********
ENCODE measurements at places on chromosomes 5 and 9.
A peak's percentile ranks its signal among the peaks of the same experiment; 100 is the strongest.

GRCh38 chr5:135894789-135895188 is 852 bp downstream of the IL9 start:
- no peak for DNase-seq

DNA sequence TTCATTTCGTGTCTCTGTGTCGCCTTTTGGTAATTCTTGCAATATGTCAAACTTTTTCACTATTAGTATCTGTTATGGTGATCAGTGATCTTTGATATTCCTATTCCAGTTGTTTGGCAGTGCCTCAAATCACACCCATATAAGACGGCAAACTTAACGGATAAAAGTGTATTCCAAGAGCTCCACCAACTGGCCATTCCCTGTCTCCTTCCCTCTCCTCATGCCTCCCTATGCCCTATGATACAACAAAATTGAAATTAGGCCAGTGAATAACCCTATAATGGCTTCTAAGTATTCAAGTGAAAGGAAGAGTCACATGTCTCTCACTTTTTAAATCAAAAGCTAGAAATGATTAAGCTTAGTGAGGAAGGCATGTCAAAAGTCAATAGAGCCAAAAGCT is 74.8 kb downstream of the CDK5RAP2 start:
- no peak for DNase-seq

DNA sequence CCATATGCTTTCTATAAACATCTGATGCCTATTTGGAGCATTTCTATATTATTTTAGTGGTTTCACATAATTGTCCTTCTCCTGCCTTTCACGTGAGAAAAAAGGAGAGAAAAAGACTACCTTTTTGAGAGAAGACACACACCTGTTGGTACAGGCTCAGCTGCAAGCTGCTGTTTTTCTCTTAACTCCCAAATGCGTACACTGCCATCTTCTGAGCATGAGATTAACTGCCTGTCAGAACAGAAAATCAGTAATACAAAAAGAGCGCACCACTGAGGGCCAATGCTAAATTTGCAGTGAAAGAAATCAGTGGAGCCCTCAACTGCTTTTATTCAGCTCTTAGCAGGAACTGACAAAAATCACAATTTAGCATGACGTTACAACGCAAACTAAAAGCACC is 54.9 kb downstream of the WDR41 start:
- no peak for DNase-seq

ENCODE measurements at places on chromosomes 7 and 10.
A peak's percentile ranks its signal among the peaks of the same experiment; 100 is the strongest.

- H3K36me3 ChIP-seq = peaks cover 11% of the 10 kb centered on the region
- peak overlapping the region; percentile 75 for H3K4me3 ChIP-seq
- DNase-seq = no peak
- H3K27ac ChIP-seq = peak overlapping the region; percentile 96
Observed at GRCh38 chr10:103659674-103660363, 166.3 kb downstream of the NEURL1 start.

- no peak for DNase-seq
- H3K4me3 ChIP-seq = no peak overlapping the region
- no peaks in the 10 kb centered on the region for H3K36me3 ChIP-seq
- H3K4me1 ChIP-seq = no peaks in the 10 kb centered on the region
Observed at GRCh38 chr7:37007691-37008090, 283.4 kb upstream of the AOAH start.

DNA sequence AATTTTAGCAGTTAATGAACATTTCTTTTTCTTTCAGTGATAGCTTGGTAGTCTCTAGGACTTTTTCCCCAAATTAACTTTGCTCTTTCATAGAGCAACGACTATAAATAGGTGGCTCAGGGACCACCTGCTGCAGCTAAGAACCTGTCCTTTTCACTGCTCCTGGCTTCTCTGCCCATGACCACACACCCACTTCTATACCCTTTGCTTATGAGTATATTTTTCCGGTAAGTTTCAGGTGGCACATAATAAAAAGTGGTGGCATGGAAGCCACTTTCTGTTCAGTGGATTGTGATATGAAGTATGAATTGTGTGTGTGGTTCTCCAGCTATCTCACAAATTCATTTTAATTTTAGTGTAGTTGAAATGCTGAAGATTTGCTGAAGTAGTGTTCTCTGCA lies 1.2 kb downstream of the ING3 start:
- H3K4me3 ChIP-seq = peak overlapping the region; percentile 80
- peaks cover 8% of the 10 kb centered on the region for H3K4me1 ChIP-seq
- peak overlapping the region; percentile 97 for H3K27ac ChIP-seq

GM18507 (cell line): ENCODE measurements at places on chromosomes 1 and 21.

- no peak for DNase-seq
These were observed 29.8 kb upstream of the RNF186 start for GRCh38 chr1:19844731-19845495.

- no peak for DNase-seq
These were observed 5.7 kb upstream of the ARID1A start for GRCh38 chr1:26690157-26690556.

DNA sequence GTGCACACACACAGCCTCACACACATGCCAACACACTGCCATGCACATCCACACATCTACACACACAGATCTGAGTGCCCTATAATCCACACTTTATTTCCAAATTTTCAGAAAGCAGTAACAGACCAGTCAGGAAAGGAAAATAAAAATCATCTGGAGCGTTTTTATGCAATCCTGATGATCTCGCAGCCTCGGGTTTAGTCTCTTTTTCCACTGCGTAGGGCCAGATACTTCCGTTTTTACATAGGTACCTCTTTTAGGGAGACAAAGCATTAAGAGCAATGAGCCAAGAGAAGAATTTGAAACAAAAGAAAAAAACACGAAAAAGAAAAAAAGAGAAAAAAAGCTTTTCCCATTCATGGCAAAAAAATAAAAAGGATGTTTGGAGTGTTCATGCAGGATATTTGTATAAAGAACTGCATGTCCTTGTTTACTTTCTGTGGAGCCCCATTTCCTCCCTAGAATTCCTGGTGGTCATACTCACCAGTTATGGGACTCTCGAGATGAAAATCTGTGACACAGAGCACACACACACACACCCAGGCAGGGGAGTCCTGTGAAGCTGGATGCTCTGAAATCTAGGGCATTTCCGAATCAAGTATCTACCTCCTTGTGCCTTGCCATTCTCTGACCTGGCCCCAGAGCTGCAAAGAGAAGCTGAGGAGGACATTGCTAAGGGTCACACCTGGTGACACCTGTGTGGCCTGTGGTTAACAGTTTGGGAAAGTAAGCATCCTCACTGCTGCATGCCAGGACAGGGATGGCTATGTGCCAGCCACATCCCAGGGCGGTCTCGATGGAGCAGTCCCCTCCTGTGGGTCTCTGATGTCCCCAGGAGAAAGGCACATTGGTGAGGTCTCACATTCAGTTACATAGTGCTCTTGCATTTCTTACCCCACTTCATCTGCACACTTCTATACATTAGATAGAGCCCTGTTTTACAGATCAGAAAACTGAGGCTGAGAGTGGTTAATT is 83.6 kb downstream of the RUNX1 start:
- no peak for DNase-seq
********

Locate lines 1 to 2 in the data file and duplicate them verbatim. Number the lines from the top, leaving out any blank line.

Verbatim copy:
ENCODE measurements at places on chromosomes 5 and 9.
A peak's percentile ranks its signal among the peaks of the same experiment; 100 is the strongest.